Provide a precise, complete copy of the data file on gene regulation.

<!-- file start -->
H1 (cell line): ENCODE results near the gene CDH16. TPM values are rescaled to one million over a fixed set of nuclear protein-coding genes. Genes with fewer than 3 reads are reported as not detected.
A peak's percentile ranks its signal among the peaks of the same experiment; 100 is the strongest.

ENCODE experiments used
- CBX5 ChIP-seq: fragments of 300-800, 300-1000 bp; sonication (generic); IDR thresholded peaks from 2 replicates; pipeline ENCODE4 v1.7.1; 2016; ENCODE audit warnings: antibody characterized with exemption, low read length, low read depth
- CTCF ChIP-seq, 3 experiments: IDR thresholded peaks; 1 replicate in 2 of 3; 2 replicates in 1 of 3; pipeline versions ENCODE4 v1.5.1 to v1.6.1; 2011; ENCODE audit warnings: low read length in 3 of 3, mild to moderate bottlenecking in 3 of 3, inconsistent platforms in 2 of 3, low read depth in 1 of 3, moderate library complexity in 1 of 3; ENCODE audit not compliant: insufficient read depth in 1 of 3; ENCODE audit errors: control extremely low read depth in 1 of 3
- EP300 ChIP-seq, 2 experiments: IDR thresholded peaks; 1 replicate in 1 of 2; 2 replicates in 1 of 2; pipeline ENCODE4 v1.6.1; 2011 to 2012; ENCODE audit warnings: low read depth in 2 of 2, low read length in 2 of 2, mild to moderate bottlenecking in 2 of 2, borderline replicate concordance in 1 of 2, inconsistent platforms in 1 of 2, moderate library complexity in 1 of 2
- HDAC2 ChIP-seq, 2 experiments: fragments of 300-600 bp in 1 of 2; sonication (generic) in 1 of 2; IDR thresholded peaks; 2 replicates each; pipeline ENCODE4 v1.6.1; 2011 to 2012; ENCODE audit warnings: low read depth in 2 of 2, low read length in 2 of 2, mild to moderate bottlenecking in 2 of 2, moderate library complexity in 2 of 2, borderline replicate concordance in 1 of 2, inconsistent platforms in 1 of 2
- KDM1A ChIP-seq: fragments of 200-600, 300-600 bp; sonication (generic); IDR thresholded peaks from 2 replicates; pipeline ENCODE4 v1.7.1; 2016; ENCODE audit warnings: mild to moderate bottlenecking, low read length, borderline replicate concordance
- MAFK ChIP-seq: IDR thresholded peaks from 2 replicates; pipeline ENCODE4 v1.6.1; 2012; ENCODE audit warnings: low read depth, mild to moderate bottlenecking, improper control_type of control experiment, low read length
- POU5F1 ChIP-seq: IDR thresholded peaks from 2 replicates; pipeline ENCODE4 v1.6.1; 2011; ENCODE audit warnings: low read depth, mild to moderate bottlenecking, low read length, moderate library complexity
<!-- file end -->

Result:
H1 (cell line): ENCODE results near the gene CDH16. TPM values are rescaled to one million over a fixed set of nuclear protein-coding genes. Genes with fewer than 3 reads are reported as not detected.
A peak's percentile ranks its signal among the peaks of the same experiment; 100 is the strongest.

ENCODE experiments used
- CBX5 ChIP-seq: fragments of 300-800, 300-1000 bp; sonication (generic); IDR thresholded peaks from 2 replicates; pipeline ENCODE4 v1.7.1; 2016; ENCODE audit warnings: antibody characterized with exemption, low read length, low read depth
- CTCF ChIP-seq, 3 experiments: IDR thresholded peaks; 1 replicate in 2 of 3; 2 replicates in 1 of 3; pipeline versions ENCODE4 v1.5.1 to v1.6.1; 2011; ENCODE audit warnings: low read length in 3 of 3, mild to moderate bottlenecking in 3 of 3, inconsistent platforms in 2 of 3, low read depth in 1 of 3, moderate library complexity in 1 of 3; ENCODE audit not compliant: insufficient read depth in 1 of 3; ENCODE audit errors: control extremely low read depth in 1 of 3
- EP300 ChIP-seq, 2 experiments: IDR thresholded peaks; 1 replicate in 1 of 2; 2 replicates in 1 of 2; pipeline ENCODE4 v1.6.1; 2011 to 2012; ENCODE audit warnings: low read depth in 2 of 2, low read length in 2 of 2, mild to moderate bottlenecking in 2 of 2, borderline replicate concordance in 1 of 2, inconsistent platforms in 1 of 2, moderate library complexity in 1 of 2
- HDAC2 ChIP-seq, 2 experiments: fragments of 300-600 bp in 1 of 2; sonication (generic) in 1 of 2; IDR thresholded peaks; 2 replicates each; pipeline ENCODE4 v1.6.1; 2011 to 2012; ENCODE audit warnings: low read depth in 2 of 2, low read length in 2 of 2, mild to moderate bottlenecking in 2 of 2, moderate library complexity in 2 of 2, borderline replicate concordance in 1 of 2, inconsistent platforms in 1 of 2
- KDM1A ChIP-seq: fragments of 200-600, 300-600 bp; sonication (generic); IDR thresholded peaks from 2 replicates; pipeline ENCODE4 v1.7.1; 2016; ENCODE audit warnings: mild to moderate bottlenecking, low read length, borderline replicate concordance
- MAFK ChIP-seq: IDR thresholded peaks from 2 replicates; pipeline ENCODE4 v1.6.1; 2012; ENCODE audit warnings: low read depth, mild to moderate bottlenecking, improper control_type of control experiment, low read length
- POU5F1 ChIP-seq: IDR thresholded peaks from 2 replicates; pipeline ENCODE4 v1.6.1; 2011; ENCODE audit warnings: low read depth, mild to moderate bottlenecking, low read length, moderate library complexity